Anyways, the format is this- all the photos were time stamped from when I took the picture which was usually shortly after I read them.  Sometimes I was lazy and took 3-4 pictures at a time, but otherwise the order should be correct.  I think I might have read 1-2 more, but I either didn't take a picture or I didn't finish them because I didn't like them which I just gave to my sister to donate to a little free library.  I might not recap every book, but I will try to mention what I thought of them.  So let's begin.

So it looks like I didn't take photos until around the end of June.  However, I had a separate shelf for all the books I finished, so I should have included them all. I remember reading these three early in the year.  I'm positive the first one was the Lyle Alzado book.  I liked it because he was really honest and it gave me more info about his life that I didn't know.  I would recommend the book.

The Alex Karras one wasn't too bad but it was made for school age kids, and published in the 70s/early 80s, so it didn't have much of his acting career.  Looking back, it may not have even mentioned Webster.  A full autobiography would be something I wouldn't mind reading.  It's not that I don't recommend it, but I wouldn't expect too much from it.  That said maybe if you have a kid who likes football, it may not be bad, though they probably have no idea who Karras is.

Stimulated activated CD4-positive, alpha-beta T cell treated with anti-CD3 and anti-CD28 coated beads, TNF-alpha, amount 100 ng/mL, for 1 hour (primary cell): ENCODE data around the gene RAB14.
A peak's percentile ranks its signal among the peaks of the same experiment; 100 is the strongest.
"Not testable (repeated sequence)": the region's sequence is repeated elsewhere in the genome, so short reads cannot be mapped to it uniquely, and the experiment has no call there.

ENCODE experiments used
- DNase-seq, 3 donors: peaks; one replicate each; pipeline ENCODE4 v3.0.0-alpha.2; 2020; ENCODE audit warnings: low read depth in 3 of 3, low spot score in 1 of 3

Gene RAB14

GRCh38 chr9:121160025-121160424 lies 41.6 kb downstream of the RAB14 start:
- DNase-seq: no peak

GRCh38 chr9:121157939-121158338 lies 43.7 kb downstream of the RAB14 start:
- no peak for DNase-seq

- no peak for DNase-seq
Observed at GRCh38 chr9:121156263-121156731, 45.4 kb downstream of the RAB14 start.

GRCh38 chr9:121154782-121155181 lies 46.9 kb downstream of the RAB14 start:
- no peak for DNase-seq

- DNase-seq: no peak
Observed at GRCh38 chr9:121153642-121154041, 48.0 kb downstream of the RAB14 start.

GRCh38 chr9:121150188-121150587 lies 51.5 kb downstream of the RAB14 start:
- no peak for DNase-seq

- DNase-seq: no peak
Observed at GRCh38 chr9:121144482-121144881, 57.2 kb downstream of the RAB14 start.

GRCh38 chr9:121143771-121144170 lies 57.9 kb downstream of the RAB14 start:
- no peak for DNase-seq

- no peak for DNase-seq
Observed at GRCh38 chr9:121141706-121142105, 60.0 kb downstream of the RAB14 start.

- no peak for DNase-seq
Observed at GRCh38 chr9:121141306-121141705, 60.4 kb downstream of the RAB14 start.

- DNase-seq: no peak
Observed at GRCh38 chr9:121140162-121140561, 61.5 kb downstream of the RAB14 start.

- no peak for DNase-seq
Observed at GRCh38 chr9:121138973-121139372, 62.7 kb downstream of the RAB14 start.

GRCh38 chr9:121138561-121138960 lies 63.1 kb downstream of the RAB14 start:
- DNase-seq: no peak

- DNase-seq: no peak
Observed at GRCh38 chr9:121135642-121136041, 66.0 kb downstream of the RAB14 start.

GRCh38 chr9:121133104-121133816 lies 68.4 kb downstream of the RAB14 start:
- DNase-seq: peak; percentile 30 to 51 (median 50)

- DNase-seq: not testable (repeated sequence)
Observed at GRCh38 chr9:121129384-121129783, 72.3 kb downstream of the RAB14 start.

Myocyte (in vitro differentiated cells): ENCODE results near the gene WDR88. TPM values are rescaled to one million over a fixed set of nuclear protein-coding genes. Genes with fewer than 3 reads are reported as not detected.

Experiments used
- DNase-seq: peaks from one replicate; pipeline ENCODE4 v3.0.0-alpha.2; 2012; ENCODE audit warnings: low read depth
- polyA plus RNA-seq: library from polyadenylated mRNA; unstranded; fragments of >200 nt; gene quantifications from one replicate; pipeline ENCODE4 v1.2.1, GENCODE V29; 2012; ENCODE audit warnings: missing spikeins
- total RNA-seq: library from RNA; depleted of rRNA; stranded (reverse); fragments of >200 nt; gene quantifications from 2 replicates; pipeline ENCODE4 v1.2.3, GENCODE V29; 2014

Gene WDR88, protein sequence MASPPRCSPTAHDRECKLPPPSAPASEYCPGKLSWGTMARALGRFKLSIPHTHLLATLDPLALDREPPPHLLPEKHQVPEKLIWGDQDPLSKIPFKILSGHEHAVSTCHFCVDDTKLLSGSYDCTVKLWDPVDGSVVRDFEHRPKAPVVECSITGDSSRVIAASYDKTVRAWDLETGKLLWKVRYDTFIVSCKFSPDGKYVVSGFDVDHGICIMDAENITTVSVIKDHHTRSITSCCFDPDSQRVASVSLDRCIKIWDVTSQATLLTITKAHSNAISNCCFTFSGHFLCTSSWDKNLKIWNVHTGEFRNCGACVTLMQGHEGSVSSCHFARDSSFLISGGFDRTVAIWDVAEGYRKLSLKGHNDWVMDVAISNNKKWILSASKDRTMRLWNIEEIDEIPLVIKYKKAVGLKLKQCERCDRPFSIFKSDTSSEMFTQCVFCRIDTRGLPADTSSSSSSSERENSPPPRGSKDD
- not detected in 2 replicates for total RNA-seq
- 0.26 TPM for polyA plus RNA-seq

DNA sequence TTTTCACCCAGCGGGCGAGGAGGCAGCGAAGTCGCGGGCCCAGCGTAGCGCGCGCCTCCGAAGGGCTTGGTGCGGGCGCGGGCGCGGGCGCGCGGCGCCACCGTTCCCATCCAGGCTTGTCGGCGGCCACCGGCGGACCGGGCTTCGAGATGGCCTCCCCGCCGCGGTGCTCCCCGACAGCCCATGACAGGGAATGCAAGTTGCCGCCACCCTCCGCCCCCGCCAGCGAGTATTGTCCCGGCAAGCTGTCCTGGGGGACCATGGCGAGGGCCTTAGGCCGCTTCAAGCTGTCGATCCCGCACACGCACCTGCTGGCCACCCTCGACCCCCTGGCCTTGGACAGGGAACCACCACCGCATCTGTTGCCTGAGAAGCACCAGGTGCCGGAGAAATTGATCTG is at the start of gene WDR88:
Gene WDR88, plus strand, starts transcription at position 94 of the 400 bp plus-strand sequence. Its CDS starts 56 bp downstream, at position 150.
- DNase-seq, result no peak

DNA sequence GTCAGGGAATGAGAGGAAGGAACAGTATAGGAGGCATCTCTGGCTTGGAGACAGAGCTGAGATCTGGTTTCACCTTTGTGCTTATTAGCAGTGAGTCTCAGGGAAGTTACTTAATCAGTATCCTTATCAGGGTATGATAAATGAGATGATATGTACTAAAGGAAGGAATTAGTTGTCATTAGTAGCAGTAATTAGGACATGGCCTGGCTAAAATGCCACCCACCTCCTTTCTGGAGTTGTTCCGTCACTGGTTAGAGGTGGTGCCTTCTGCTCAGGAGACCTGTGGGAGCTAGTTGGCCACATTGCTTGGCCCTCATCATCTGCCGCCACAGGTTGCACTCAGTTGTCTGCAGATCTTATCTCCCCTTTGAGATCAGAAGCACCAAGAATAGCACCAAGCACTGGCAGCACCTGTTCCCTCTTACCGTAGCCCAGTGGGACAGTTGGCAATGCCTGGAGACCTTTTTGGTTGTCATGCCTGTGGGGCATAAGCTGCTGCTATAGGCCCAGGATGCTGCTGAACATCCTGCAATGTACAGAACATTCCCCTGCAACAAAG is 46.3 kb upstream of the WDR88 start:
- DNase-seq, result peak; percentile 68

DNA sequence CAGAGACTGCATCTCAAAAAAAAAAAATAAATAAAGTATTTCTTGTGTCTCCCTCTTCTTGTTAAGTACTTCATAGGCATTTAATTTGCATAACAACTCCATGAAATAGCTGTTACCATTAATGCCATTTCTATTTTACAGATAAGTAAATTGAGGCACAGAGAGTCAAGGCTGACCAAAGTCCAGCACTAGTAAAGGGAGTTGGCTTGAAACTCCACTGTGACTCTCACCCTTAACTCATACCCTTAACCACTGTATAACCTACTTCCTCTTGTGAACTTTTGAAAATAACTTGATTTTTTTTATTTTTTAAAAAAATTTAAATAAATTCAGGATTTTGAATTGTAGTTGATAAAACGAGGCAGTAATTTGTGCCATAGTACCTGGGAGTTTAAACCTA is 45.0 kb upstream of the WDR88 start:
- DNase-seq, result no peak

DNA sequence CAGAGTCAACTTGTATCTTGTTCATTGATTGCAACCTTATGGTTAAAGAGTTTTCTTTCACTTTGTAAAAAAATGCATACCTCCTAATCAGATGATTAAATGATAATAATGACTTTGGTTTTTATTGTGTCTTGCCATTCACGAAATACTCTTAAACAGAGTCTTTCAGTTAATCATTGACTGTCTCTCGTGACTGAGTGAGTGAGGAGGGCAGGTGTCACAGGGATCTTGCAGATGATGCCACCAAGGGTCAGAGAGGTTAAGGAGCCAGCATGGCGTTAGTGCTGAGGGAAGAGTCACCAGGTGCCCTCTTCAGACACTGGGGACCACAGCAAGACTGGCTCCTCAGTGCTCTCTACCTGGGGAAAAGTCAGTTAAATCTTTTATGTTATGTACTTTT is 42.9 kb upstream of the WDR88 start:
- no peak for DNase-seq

The Bo Jackson book took a bit longer to read, and I have to be honest, I was a bit disappointed. I was expecting something better especially with Dick Schaap as a co-writer, but I had a feeling this was more like a money grab than a true autobiography.  Don't get me wrong, he is honest in the book, and I think a lot of people will like it, but I came away from it losing a bit of interest in Bo. That said, I'm glad I read it but its not one I will likely revisit.

The Jeff Foxworthy book I read because I've read two of his other books- Redneck Dictionary Volumes 1 and 2.  I didn't expect much from it, and figured it would be like a Lewis Grizzard book which I've read a few.  This came out more of an autobiography with a lot of humor.  It was much better than I expected and very glad I read it. If you enjoy his type of humor, then I recommend this book.